If you read this play for a class, read it again. If you missed the trees for the forrest the first time, read it again. If you enjoyed this play immensely and reccomended it to all your friends, read it again. It's just keeps coming up heads.
15 of 17 people found the following review helpful
on September 14, 2002
Format: PaperbackVerified Purchase
From the uncomparable genius of Tom Stoppard comes a quotable masterpiece about two friends lost in someone else's story. While the rest of Shakespeare's characters remain true to their original script, Ros and Guil step out of the box to explore a variety of topics ranging from the metaphysical to the downright comical. As the title suggests, the story is, ultimately, a tradegy -- but as the reader gets to know the two stars, it becomes a tragedy on multiple levels. One feels that their deaths are preordained, and even the moments of sidesplitting hilarity are laced with the bittersweet knowledge that it WILL end. The story is made still more touching as the characters' early realization of their fate battles with their unquenchable hope. Stoppard has captured in Rosencrantz and Guildenstern a sense of innocence that endures despite the chaos around them in a world where it seems even the laws of physics have suddenly ceased to apply. A perfect mixture of comedy and tragedy with a philosophical overtone attainable only by Stoppard, this is a play you will want to read, re-read, and act out with your friends in daily conversations.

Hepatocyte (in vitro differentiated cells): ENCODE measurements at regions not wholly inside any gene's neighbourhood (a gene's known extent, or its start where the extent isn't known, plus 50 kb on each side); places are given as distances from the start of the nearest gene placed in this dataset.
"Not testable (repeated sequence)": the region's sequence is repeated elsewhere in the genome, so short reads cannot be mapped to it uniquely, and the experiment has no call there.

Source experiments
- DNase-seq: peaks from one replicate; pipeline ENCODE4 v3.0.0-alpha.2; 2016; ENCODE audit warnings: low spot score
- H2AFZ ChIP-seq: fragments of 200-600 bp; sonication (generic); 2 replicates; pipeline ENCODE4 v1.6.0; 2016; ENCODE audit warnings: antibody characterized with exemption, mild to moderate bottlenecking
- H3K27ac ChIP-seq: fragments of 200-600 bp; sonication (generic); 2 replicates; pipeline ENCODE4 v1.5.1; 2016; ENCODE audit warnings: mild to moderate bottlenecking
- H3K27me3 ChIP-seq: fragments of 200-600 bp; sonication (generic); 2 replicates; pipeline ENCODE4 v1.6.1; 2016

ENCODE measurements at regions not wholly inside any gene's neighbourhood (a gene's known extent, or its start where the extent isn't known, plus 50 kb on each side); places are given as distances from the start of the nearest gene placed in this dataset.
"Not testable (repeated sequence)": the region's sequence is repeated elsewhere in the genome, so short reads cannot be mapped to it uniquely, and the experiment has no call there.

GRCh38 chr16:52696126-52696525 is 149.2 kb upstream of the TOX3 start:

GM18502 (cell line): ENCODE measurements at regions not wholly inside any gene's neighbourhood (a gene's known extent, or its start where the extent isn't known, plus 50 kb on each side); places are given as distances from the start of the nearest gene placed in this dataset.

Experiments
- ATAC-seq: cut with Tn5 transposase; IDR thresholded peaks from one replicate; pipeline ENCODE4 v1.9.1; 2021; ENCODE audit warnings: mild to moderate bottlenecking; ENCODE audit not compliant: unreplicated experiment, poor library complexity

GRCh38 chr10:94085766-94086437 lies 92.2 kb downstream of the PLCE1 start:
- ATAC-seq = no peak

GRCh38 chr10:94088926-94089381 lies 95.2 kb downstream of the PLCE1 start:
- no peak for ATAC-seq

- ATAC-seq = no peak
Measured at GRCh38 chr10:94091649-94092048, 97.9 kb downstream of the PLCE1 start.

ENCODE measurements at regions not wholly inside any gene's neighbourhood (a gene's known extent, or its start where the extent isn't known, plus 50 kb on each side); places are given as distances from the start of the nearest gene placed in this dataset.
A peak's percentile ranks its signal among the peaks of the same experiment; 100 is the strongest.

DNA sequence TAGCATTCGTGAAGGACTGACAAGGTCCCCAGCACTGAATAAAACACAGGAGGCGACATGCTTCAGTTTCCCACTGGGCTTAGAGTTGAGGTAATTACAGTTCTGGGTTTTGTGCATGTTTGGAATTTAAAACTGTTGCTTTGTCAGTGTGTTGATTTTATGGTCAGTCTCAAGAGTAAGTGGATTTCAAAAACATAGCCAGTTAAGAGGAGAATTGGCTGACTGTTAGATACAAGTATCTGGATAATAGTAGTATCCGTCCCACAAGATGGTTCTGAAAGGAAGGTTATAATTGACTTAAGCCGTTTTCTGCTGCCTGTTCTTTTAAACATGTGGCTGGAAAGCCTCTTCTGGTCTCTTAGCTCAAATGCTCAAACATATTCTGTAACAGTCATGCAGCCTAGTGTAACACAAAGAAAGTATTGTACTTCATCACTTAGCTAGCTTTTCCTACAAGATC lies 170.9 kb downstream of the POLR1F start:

14 of 16 people found the following review helpful
on January 13, 2000
Seeing the recent trend in philosophical reflection towards litterary theory, nothing tops Stoppard's witty examination of the nature of narrative and characterization through a parody of not only "Hamlet", but philosophy and litterary theory itself. Gloriously executed!
7 of 7 people found the following review helpful
on September 12, 2010